Is This Corporate Slavery Worth It?
Tayo Bamiduro was sharing recently and said “everyone” should look forward to a time in their life when they will not do the 9–5 grueling work schedule. I was surprised at that — coming from the CEO of a Tech. start-up, where “you don’t have a life” is the culture. Anyway, I am happy he shares my sentiments.
When I was growing up, my dad had one of the best jobs and no matter what, once it was 5.30pm he was home. Infact, he comes home to pick up his bags to go play Tennis — Yes! in this Lagos. As if that wasn’t enough, he would come home at about 2pm to eat lunch and go back to his office in CMS area.
I was speaking with one of my mentors, an Ex- Executive Director of one Nigeria’s biggest companies and he told me that earlier in their careers — most of them closed by 5pm. He said it was when men like Tony Elumelu etc. became CEOs — that they gave birth to this work culture of driving employees into late hours and no work-life balance for aggressive, inorganic corporate growth and expansion. I respect and honour these men by the way and nothing will take that away.
If you look at the average “successful” young executive — who has a good job in a none of the following: oil company (Major ones of course), International NGO or Public Sector Institution, you will see the corporate slavery thing. I wonder — is it really worth it? They earn a lot but don’t have the time to enjoy the money. Really sorry to say this but I think most of them are actually working to maintain the status of “big boy or girl”. Think about it, you have a good car, which you’re likely leasing; a very nicely furnished house and some good bank balance at the end of the month. But here is the thing, you are likely not in a good relationship, hardly at home to enjoy the very nicely furnished apartment and your very good car is just for carrying you inside traffic to and from work. You leave the house before 7 am and except something happens, will likely never be home before 8pm. You get home and can barely do anything but sleep off. Weekends, you have to honour all kinds of invitations to “save face” (i.e. please people) and the only time you have is Sunday, which in some cases also goes along like the Saturdays. Same happens day in and day out and you only have a 15–21 working days’ leave and if you’re lucky Christmas Holiday. That is all, out of 365 beautiful days in a year.
So here is my question is it REALLY worth it? Especially if you don’t have savings and investments from this “corporate slavery”. To make matters extremely worse, some people work in what I call “mushroom functions”. Their jobs may be replaced by artificial intelligence or technology or just structural change in the economy sooner or later. Before you say Jack Robinson.., their skills are outdated and its like they have to start all over again. Or they become “too old” — that’s like 35–40 years; and some young brilliant entry level executive is hired to replace them for a fraction of their salary because he understands social media and can market and sell on that platform.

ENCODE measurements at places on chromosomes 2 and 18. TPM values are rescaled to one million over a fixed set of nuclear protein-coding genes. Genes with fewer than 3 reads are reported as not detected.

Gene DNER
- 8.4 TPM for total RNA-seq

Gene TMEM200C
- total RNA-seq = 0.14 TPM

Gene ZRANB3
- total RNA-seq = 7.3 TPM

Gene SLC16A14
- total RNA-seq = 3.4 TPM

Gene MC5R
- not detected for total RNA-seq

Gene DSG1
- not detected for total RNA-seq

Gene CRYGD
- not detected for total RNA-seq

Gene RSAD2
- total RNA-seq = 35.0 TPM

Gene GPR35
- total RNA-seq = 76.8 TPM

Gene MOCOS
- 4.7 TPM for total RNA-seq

We work so hard but just to afford the “so called comfortable things of life” that we HARDLY ever have time to enjoy. You have full subscription for your cable but watch less than 15% of the total time. You have a nice car but drive less than 20% of the time because you’re stuck at the office.
Ladies and Gentlemen, if your work is not fun and takes the most productive time of your life away from you — I think you need to think deeply. Here is another thing, it doesn’t get easier when you climb up the corporate ladder. Infact at that stage more demands are made on you as “the boss”.
If their excellencies — Tony Elumelu or Jim Ovia or Aliko Dangote should decide not to work for the rest of their lives, their children’s children will still not need to work — because of how much wealth they already have. But guess what — these men are chasing “only Heaven knows what” and will continue to drive you and I to “only Heaven knows where”. I honestly think they are in subtle competition with themselves and you and I are the engines. They claim they are trying to build legacies, when people like Mary Mag. Broke the Alabaster Box and was told, “this thing you have done will never be forgotten FOREVER” or what of Rahab ? These women cemented their legacies differently. True lasting Legacy is in serving God — after which he will give a legacy and not in chasing mammon. If you don’t get, ask Mary Slessor or Mother Theresa!
Here is my recommendation — get so good at your job and become indispensable to the point where if you leave, your company will still retain your services as a contractor and will work with your own terms. It also doesn’t have to be your company by the way. If you are an employer, reduce your profits by hiring a little more people than you need to reduce the pressure on all employees and distribute the work load considerably. There is a corporate rebellion brewing and this millennial generation will revolt soon. They will rather sit at home in the remnant of their rich parents wealth than go to work under these crazy hours. The Generation-X, which I am sorry to say, is almost a lost one in the corporate world (because they were caught in between the analogue and digital revolution among other changes and most didn’t recognize it), will not have the capacity to manage this Play Station, Instagram, Selfie-possessed, distracted, easily get bored generation — The Millennials.
If you chose to have enough to meet your most essential needs, you can afford to have a life that will allow you enjoy the little you have, with the ones you care about.
Your most productive years are now, you can eat your cake and have it on this one. Don’t trade it for corporate slavery!
I am a hard and smart worker but in my mind it takes the Grace of God to succeed — God grants favour for our labour. I also do strategic and not operational work.